The tricky business of building a code of conduct for AI
The fact that artificial intelligence (AI) is capable of learning puts it at risk of internalising society’s prejudices. Left unchecked, AI could encroach on privacy and undermine social values. Ethics and transparency are therefore crucial in the development of AI, said lawyer Mr Rajesh Sreenivasan at the Big Data & AI 2018 conference.
A certain degree of irony exists in the fact that not one, but two anti-communist chatbots were spawned in China. Innocuously named ‘Baby Q’ and ‘Little Bing’, the two chatbots were released in 2017 on Tencent QQ, a popular messenger app in China.
Originally intended for answering general knowledge questions—say, “What’s the weather like today?”—the chatbots drew ire from the ruling Chinese Communist Party when they began denouncing the Party as “corrupt and incompetent”. Baby Q and Little Bing have since been erased from existence, but their fleeting encounters with the Chinese public were a revealing case study of how artificial intelligence (AI) can be influenced by the people it interacts with.
“You don’t have to hack a bot—it is constantly learning [through AI]. You just need to understand how it learns and teach it in such a way that it absorbs what you are telling it. [The bot] then starts to express the same prejudices as you,” said Mr Rajesh Sreenivasan, head of technology, media and telecommunications at Rajah & Tann Singapore LLP, speaking at the Big Data & AI 2018 conference on 4 December 2018.
A focus on ethics and transparency
Bots have also been ‘taught’ by the public to be racist or sexist, added Mr Sreenivasan; the legal question is: whose fault is this? While there are no straightforward solutions to issues such as the legal liability of a racist bot, Mr Sreenivasan noted that society has begun to acknowledge the need to draw up ethical standards and regulations surrounding the development and use of AI.
For instance, the Partnership On AI consortium, consisting of AI technology companies, academics, researchers and civil society, has been established to formulate best practices on AI technologies.
In Singapore, the Advisory Council on Ethical Use of AI and Data has been tasked with creating reference governance frameworks and publishing advisory guidelines for adoption by the industry.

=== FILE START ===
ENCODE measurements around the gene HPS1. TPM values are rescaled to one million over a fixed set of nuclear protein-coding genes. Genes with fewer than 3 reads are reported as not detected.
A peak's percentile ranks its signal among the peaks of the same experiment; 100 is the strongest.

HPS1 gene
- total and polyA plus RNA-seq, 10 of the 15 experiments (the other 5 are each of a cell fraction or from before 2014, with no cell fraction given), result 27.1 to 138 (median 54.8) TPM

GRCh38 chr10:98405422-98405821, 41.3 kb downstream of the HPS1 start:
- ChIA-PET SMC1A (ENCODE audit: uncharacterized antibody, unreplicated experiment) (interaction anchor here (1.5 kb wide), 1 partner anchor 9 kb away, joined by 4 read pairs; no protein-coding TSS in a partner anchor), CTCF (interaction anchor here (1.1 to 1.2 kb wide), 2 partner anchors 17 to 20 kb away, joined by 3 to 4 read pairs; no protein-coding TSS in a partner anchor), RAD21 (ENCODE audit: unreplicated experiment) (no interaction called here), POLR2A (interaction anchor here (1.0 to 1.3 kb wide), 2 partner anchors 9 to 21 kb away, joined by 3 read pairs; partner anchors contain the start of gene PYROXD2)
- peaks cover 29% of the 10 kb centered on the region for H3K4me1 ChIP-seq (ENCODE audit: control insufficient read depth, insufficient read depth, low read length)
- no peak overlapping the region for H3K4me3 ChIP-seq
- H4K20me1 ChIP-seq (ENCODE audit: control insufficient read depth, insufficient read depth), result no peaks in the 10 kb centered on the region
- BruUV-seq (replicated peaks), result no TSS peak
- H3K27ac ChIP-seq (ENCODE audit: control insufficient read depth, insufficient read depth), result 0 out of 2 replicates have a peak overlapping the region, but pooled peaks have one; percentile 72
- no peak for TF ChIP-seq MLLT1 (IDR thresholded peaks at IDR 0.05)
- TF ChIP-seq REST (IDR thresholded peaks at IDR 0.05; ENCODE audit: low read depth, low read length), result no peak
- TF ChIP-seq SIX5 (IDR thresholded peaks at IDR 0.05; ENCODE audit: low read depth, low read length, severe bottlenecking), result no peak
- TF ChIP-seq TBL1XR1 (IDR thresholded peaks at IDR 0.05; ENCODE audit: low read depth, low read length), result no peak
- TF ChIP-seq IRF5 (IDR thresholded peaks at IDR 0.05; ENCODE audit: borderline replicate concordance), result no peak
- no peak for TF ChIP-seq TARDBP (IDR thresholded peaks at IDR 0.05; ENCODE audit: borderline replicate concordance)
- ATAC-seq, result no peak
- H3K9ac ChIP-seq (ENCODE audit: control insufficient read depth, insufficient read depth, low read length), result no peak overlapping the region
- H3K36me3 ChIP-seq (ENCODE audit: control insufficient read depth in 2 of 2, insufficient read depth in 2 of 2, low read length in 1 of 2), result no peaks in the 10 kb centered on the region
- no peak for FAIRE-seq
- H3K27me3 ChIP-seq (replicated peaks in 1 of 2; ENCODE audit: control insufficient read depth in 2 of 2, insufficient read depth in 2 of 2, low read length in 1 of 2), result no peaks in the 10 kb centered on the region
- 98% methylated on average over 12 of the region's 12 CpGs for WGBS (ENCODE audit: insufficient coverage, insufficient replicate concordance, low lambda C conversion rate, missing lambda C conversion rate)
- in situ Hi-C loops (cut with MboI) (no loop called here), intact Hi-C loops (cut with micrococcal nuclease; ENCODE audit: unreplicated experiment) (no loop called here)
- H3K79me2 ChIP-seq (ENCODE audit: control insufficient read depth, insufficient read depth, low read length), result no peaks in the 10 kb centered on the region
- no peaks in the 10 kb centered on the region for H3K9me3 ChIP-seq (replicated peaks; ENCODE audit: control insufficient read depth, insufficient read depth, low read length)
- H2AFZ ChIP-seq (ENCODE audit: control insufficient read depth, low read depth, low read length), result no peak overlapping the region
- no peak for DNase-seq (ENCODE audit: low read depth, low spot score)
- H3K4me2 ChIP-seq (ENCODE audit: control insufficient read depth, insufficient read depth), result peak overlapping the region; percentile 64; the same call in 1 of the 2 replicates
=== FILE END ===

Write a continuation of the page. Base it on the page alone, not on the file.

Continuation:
Emphasising the need for a “technology-neutral and light-touch” approach to regulating AI, Mr Sreenivasan highlighted two principles that have been established to guide AI development. Firstly, AI and data analytics (AIDA)-driven decisions should be held to at least the same ethical standards as human-driven decisions. This is arguably tricky to assess and abide by, which brings the second principle into focus: transparency.
“Transparency doesn’t mean giving away the secret sauce… you retain some of the intellectual property (IP), such as the algorithm, but you must be transparent on two key areas: what data is used and how the data affects the [AI’s] decision,” he explained.
Balancing innovation and regulation
Still more legal conundrums arise around works created by AI. Here, the question is whether or not such works constitute IP, and if so, who has claim to it. According to Mr Sreenivasan, “A compilation of facts and data may be protected if it constitutes an intellectual creation, by reason of the selection or arrangement of its contents.”
Hence, if an AI collects, compiles and processes data about end-users to present a report about user behaviour, does this constitute an intellectual creation? “The argument is yes because at that point, the data has been collated in a unique manner, such that the bot is able to understand it as a question and respond to it with an answer. Therefore, it is, in fact, IP,” explained Mr Sreenivasan.
And because IP can be created from data, users should have the right to decide on when their data is being collected and how their data is used. This is where Singapore’s Personal Data Protection Commission has stepped in to propose an accountability-based framework for discussing ethical AI governance and human protection issues in the commercial use of AI.
While such regulations may stifle innovation in AI to some degree, this cost is something Mr Sreenivasan is willing to accept, he said. “In my view, it is a price well worth paying because the risk of a completely unregulated bot-space, or AI-space in the broader sense, is not acceptable,” he concluded.